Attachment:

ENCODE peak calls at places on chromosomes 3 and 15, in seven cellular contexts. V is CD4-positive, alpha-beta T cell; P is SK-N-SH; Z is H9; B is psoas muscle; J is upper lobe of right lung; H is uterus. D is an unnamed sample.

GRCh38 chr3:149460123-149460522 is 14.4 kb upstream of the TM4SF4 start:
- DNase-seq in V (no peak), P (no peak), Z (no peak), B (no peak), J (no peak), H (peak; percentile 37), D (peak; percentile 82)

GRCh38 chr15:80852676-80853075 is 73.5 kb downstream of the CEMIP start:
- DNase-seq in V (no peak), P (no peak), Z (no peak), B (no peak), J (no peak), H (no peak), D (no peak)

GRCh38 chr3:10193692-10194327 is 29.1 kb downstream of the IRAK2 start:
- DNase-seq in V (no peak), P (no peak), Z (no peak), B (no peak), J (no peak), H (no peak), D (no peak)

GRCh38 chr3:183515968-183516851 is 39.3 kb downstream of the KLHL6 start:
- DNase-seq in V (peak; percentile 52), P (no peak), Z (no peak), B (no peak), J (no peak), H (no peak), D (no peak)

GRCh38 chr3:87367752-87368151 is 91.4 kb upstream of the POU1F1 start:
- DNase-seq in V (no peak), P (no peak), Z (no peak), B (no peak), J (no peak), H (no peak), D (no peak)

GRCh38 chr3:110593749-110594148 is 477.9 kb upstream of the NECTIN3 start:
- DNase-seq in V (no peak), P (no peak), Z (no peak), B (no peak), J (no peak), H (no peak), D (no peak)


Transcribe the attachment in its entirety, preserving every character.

ENCODE peak calls at places on chromosomes 3 and 15, in seven cellular contexts. V is CD4-positive, alpha-beta T cell; P is SK-N-SH; Z is H9; B is psoas muscle; J is upper lobe of right lung; H is uterus. D is an unnamed sample.

GRCh38 chr3:149460123-149460522 is 14.4 kb upstream of the TM4SF4 start:
- DNase-seq in V (no peak), P (no peak), Z (no peak), B (no peak), J (no peak), H (peak; percentile 37), D (peak; percentile 82)

GRCh38 chr15:80852676-80853075 is 73.5 kb downstream of the CEMIP start:
- DNase-seq in V (no peak), P (no peak), Z (no peak), B (no peak), J (no peak), H (no peak), D (no peak)

GRCh38 chr3:10193692-10194327 is 29.1 kb downstream of the IRAK2 start:
- DNase-seq in V (no peak), P (no peak), Z (no peak), B (no peak), J (no peak), H (no peak), D (no peak)

GRCh38 chr3:183515968-183516851 is 39.3 kb downstream of the KLHL6 start:
- DNase-seq in V (peak; percentile 52), P (no peak), Z (no peak), B (no peak), J (no peak), H (no peak), D (no peak)

GRCh38 chr3:87367752-87368151 is 91.4 kb upstream of the POU1F1 start:
- DNase-seq in V (no peak), P (no peak), Z (no peak), B (no peak), J (no peak), H (no peak), D (no peak)

GRCh38 chr3:110593749-110594148 is 477.9 kb upstream of the NECTIN3 start:
- DNase-seq in V (no peak), P (no peak), Z (no peak), B (no peak), J (no peak), H (no peak), D (no peak)